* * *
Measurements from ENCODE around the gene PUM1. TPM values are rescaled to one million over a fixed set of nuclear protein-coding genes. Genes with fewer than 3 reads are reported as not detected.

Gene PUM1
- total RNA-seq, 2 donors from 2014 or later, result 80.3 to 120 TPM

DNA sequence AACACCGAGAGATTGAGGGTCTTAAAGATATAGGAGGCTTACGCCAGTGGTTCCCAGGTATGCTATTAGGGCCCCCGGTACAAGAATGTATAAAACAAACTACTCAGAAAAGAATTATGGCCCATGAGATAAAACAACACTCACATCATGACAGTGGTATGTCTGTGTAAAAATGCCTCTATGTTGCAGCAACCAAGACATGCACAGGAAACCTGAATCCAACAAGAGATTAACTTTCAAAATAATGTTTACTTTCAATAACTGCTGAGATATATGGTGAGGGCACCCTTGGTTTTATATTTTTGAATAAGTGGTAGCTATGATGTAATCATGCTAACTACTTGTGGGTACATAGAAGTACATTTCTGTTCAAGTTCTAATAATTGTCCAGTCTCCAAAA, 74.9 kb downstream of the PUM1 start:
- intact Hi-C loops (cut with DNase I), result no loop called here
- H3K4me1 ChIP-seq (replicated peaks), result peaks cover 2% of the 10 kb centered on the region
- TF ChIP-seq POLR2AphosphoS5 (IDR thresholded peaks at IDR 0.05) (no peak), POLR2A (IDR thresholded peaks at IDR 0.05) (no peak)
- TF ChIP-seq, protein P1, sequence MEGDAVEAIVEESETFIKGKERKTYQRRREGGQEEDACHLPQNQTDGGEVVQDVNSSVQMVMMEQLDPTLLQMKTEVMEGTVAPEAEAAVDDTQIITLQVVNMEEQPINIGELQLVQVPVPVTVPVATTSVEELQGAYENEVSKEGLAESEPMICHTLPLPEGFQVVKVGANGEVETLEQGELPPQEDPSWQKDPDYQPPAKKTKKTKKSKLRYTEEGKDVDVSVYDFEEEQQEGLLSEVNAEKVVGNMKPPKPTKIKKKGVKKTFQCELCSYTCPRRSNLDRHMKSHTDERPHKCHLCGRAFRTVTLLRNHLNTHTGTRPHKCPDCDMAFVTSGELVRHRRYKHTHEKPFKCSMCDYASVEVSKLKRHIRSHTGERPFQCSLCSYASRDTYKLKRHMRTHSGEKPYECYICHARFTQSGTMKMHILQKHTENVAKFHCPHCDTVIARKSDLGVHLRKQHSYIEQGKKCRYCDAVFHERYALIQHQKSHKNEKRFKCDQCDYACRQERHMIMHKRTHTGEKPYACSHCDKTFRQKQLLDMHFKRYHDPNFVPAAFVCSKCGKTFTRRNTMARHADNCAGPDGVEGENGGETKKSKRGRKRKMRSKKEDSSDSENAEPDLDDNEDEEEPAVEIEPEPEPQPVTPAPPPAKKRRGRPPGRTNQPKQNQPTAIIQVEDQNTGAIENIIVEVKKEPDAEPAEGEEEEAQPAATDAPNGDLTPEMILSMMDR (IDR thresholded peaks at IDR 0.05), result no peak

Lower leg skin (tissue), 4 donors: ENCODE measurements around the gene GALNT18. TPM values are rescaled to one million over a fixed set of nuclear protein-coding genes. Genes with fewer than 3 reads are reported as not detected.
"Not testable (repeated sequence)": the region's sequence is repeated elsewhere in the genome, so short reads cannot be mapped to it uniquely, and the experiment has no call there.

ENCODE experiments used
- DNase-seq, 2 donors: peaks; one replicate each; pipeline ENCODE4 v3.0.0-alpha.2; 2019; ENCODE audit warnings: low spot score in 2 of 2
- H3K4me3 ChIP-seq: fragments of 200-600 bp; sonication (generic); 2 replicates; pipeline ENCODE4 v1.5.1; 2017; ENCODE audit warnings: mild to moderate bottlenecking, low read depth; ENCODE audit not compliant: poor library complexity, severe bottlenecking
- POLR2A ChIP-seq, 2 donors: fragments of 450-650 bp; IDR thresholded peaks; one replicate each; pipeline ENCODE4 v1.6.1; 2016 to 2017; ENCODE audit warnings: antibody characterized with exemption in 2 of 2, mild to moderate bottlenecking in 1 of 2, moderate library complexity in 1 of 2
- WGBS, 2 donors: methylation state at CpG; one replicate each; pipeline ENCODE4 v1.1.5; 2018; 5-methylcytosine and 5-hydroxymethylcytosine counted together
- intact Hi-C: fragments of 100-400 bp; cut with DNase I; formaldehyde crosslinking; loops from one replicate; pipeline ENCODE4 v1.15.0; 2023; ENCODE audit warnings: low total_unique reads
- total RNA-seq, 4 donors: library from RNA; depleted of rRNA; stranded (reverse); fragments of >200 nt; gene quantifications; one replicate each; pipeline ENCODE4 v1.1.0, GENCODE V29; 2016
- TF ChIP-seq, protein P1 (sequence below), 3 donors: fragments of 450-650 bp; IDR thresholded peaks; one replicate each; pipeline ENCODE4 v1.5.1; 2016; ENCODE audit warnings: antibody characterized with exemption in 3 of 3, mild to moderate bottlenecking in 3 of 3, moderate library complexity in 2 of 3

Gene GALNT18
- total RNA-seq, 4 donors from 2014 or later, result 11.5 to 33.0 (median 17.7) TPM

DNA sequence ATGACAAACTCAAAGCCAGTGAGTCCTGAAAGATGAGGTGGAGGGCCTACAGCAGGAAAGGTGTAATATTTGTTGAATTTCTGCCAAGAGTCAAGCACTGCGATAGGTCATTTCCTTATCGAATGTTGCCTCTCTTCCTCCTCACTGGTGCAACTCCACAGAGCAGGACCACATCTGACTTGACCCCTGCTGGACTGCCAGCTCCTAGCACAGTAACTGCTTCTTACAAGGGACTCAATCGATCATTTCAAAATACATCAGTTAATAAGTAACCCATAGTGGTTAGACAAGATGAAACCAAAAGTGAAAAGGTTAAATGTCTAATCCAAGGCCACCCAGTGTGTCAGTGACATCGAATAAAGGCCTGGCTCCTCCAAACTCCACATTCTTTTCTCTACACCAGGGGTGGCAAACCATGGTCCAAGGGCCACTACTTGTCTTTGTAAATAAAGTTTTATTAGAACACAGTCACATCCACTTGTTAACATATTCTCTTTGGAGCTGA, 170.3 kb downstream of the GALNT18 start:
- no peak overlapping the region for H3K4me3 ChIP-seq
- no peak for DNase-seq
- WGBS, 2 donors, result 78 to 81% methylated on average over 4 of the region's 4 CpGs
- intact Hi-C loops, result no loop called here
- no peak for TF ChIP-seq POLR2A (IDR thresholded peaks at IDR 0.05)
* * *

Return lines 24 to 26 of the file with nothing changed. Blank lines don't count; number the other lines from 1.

- WGBS, 2 donors, result 78 to 81% methylated on average over 4 of the region's 4 CpGs
- intact Hi-C loops, result no loop called here
- no peak for TF ChIP-seq POLR2A (IDR thresholded peaks at IDR 0.05)